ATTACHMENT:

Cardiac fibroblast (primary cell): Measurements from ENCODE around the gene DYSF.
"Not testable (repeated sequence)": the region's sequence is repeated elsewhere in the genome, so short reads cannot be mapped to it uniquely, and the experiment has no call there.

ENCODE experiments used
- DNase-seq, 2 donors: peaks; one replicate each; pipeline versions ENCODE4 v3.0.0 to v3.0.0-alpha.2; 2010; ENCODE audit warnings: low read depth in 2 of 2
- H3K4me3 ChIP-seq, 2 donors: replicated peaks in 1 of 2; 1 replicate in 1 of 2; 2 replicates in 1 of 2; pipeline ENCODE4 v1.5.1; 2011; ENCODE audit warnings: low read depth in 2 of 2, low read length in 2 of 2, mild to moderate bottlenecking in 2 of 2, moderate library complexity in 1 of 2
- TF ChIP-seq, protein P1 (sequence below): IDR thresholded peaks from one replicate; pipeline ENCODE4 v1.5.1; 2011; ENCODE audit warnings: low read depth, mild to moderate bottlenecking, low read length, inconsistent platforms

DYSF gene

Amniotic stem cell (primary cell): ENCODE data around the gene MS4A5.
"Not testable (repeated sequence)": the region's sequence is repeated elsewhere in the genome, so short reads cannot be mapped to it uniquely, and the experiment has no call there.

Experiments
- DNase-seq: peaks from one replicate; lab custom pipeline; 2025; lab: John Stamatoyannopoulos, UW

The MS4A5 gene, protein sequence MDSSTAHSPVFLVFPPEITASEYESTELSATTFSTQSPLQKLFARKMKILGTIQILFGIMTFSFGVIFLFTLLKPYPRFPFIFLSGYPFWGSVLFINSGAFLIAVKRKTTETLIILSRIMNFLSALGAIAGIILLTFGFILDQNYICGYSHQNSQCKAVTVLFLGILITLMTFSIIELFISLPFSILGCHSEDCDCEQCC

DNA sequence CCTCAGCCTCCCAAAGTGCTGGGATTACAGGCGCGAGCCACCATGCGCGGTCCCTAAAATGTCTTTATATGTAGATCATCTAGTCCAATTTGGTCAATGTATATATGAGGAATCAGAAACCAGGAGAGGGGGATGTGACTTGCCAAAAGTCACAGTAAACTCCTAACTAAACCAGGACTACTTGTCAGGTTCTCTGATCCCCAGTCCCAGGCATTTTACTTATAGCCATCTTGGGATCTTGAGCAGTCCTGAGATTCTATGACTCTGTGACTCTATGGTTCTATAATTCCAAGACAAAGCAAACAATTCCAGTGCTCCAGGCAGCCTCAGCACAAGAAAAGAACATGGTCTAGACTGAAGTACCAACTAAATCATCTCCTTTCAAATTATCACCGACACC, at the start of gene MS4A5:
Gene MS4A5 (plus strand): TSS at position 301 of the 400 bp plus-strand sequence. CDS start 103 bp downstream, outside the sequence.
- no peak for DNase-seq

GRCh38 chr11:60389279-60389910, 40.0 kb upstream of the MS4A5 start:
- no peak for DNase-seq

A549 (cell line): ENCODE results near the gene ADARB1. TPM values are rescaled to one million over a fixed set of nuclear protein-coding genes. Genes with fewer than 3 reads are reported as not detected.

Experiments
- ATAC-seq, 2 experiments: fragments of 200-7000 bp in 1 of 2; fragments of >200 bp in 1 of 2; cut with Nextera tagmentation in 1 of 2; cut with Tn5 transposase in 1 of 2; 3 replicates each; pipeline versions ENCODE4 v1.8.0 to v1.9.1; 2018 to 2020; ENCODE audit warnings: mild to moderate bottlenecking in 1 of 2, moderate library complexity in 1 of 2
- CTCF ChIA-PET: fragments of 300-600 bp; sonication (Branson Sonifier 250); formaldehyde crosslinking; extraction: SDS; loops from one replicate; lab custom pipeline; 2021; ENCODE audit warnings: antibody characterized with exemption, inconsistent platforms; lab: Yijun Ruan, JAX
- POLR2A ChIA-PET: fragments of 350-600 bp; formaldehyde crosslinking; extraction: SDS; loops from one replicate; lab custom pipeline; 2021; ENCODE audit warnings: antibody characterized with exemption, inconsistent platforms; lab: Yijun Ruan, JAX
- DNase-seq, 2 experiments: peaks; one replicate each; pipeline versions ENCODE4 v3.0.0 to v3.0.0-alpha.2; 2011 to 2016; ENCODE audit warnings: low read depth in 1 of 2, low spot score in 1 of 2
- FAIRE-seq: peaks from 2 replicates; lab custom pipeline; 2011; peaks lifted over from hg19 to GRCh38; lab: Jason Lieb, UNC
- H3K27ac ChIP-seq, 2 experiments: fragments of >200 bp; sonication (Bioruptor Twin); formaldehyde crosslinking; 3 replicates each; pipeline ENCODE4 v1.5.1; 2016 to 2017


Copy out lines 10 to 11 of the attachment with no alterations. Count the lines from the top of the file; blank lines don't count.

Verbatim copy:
Experiments
- DNase-seq: peaks from one replicate; lab custom pipeline; 2025; lab: John Stamatoyannopoulos, UW